DAN H. (from Monrovia, IN) You have a serious problem here.  The team does not look prepared on the field at all.  Either you do not have the team ready, or the offensive plays are predictable.  You cannot use the excuse that we are all "banged up."  I can call the plays you are going to use at home most of the time.  Get your team together and look like a winning team again.

A:  We'll identify what needs to be done to reverse things, and we'll make every effort to get problems corrected.  Our guys are prepared, and we just need to apply the techniques and fundamentals on the field.  Also, we've never used personnel losses as a crutch.  That premise was floated after the Arizona game, and Chuck Pagano quickly denounced it.  We'll get it together and thanks for contributing.  I think it's your first time.

DARYL I. (from Port Perry Ontario, Canada) As long-time fan it some games are great and some are just plain awful.  Do you think the inconsistency could hurt us later on down the road?  Do you see us dipping into FA for a dependable player with good hands like Ramses Barden or a possibility of an Austin Collie reunion?  I'm very pleased with Coby Fleener's emergence.

A:  There is no sugar-coating the San Diego, St. Louis and Arizona outcomes.  Any attempt to do so would not be honest.  It's incumbent for us to do better.  Character is not the issue.  We had a late-season swoon in 2006 and bounced back.  We did also in 2004, and it seemed like a time of crisis.  What we did in both instances was to focus on what we did and try to do it better.  It's not a sexy answer, but it's the appropriate one.  Things that need correcting will get corrected.  I don't see that major acquisitions at this point would do anything.  In both those 2004 and 2006 moments, Tony Dungy told players we had the personnel to win.  My hunch is that is at the heart of Chuck Pagano's message.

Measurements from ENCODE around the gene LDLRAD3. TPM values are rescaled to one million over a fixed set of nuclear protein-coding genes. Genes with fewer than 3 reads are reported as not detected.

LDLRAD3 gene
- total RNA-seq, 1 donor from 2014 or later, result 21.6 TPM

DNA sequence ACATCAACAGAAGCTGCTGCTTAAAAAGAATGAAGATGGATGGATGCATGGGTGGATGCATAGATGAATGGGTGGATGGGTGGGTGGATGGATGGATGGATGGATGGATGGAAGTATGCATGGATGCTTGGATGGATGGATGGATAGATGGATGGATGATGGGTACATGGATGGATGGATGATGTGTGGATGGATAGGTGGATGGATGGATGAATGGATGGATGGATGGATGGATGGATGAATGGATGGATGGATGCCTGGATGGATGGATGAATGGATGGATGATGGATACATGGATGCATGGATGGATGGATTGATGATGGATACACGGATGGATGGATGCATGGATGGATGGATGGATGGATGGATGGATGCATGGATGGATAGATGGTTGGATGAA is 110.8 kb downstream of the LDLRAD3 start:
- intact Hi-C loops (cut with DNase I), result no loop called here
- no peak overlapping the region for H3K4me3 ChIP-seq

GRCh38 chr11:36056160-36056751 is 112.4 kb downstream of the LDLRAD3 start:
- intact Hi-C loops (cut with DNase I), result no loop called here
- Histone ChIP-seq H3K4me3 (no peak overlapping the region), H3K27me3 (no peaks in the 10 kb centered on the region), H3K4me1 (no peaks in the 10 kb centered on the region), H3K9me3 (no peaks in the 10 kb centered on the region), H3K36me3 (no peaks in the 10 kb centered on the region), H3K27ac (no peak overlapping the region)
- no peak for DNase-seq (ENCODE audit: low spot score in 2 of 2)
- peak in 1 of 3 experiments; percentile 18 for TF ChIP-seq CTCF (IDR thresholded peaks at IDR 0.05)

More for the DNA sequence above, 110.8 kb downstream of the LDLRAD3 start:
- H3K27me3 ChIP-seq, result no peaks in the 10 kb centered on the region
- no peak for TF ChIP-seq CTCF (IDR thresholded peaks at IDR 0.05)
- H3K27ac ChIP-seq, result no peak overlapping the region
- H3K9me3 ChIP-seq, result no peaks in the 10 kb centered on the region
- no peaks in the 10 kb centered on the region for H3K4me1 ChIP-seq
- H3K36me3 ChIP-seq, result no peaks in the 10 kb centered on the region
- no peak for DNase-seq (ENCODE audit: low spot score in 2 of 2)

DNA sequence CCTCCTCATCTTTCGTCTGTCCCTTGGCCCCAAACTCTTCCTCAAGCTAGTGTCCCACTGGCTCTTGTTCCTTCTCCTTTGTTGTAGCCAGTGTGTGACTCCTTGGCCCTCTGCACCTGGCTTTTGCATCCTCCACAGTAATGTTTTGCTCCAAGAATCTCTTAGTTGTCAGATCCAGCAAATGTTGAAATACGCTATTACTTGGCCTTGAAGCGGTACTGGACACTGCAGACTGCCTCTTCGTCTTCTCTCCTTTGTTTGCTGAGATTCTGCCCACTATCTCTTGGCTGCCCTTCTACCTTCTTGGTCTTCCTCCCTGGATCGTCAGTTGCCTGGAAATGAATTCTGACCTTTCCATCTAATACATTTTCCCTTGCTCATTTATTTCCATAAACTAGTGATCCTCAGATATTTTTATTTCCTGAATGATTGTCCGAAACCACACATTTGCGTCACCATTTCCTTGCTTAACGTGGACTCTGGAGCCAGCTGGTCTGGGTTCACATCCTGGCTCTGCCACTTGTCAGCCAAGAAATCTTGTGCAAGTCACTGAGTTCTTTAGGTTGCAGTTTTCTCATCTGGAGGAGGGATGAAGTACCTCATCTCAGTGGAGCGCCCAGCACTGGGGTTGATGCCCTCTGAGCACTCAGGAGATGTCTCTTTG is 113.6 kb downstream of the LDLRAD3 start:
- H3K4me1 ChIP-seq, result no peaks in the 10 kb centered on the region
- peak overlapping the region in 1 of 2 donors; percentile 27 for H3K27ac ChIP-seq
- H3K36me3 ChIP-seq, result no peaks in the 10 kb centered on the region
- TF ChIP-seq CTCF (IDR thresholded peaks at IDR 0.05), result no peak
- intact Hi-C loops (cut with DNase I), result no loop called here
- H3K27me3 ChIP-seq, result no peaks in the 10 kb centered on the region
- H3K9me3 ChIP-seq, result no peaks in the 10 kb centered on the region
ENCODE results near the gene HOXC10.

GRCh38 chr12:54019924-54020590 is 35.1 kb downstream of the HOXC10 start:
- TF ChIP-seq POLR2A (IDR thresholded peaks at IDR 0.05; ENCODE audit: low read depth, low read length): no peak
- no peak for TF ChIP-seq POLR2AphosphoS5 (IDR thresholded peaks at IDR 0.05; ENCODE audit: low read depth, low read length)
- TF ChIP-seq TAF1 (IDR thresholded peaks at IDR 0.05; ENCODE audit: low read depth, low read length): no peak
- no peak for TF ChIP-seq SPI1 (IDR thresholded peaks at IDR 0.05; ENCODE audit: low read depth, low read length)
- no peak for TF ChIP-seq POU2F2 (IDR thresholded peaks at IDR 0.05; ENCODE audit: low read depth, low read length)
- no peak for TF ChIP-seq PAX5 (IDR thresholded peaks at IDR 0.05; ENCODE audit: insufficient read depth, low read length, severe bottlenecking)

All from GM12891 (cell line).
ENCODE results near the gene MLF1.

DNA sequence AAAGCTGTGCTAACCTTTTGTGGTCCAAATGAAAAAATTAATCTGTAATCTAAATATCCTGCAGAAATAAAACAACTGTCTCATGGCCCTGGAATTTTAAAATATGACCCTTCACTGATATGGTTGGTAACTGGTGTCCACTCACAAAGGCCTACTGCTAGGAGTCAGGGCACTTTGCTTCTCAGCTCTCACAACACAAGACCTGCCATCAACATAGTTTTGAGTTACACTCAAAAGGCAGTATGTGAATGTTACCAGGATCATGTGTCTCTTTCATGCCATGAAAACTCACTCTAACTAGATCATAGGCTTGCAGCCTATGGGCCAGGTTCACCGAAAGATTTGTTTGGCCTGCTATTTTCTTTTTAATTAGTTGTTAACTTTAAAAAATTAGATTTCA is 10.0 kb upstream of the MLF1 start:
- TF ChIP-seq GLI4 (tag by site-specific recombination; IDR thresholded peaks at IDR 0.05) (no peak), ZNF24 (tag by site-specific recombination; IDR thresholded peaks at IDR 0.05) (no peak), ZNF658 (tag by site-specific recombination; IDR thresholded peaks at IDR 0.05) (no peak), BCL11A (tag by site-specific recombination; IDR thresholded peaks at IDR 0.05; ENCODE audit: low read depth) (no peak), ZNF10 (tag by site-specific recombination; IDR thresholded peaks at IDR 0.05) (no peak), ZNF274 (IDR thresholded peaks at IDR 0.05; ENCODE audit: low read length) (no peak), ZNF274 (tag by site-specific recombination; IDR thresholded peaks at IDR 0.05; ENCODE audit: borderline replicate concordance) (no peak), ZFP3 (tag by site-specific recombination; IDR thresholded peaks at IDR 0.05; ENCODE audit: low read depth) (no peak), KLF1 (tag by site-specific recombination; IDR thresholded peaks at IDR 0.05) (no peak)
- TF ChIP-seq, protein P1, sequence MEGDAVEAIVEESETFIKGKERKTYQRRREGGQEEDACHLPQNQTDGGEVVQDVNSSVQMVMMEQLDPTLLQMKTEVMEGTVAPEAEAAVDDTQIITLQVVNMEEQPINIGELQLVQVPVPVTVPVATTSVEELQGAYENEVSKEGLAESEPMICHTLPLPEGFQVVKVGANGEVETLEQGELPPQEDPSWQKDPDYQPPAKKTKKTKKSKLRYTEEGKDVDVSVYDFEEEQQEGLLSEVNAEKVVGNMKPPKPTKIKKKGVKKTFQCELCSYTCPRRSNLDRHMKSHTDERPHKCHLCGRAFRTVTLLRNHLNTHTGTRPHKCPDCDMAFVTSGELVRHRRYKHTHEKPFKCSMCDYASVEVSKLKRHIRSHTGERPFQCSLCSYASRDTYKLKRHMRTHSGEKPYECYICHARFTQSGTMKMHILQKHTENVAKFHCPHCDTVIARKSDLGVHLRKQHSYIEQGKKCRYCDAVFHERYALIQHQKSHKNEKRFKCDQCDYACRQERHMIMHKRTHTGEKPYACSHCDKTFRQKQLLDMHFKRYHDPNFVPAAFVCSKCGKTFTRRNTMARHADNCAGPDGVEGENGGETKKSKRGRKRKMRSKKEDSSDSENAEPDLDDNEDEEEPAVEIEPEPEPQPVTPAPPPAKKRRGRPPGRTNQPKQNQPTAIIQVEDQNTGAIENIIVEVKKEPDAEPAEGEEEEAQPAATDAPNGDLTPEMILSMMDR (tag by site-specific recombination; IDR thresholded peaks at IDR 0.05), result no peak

AARON O. (from North Manchester, IN) I enjoy reading each week.  I watch the games and have seen the team play great different times then turn around and blow up against the Rams and Cards.  I realize the amount of injuries piling up and we are still in the lead in the division, but is it time for a shake-up?  I have faith in the coaches, except for a couple play calls, but do you think we will see them mix it up a little against Tennessee, possibly some different O-line combinations?  Da'Rick Rogers at receiver would be interesting to see considering our lack of depth.  Considering the possibility of a one and done in the playoffs, would it hurt to try something now?